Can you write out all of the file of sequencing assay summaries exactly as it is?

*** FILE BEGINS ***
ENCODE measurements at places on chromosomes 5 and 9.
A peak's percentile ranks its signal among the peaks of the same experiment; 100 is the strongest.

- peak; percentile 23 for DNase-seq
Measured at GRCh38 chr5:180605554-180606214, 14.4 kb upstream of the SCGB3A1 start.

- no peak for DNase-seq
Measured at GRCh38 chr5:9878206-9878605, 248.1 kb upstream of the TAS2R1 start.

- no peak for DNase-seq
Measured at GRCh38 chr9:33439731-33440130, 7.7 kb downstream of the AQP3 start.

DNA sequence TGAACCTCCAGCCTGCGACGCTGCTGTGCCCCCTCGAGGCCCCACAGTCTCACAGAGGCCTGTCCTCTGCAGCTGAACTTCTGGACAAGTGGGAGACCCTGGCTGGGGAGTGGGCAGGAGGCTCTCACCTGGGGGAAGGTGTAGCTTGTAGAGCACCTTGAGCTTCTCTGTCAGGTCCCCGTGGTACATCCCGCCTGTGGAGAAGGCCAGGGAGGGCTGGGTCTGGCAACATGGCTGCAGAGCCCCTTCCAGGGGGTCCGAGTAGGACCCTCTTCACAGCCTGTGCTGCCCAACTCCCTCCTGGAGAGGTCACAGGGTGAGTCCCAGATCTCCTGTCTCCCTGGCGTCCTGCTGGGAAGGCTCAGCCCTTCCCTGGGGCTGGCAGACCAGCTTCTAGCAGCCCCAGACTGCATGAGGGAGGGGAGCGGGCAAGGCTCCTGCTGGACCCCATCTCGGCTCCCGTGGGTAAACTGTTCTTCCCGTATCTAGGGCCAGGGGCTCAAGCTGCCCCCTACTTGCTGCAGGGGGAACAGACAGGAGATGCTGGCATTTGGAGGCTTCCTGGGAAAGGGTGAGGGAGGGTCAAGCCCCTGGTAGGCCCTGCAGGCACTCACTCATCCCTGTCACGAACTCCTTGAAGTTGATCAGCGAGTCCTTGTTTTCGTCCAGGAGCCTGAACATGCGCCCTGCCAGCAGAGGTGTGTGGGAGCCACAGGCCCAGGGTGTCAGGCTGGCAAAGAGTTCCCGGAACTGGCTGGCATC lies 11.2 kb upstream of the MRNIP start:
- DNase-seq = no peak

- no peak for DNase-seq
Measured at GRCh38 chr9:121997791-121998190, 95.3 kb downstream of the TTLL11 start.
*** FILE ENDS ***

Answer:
ENCODE measurements at places on chromosomes 5 and 9.
A peak's percentile ranks its signal among the peaks of the same experiment; 100 is the strongest.

- peak; percentile 23 for DNase-seq
Measured at GRCh38 chr5:180605554-180606214, 14.4 kb upstream of the SCGB3A1 start.

- no peak for DNase-seq
Measured at GRCh38 chr5:9878206-9878605, 248.1 kb upstream of the TAS2R1 start.

- no peak for DNase-seq
Measured at GRCh38 chr9:33439731-33440130, 7.7 kb downstream of the AQP3 start.

DNA sequence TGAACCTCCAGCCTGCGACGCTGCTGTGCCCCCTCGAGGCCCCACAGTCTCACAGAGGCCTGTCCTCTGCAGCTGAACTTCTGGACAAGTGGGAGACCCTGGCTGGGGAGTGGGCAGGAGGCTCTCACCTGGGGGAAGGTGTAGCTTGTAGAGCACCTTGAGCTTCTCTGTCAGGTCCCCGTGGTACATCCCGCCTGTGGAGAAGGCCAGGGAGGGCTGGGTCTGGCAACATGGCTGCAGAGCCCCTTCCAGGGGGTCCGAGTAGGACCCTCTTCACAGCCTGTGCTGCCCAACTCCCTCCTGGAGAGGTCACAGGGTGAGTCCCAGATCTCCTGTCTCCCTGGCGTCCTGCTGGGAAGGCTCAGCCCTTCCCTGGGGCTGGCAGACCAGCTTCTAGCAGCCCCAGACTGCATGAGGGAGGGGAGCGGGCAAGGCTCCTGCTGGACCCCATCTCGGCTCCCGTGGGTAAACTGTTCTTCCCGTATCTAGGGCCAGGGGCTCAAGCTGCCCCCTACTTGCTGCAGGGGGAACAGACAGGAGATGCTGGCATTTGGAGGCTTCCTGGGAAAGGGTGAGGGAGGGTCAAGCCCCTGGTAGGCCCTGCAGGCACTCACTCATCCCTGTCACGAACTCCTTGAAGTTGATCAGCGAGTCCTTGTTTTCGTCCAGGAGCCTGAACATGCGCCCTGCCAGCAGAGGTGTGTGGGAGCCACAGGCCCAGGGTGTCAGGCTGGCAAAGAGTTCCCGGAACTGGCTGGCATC lies 11.2 kb upstream of the MRNIP start:
- DNase-seq = no peak

- no peak for DNase-seq
Measured at GRCh38 chr9:121997791-121998190, 95.3 kb downstream of the TTLL11 start.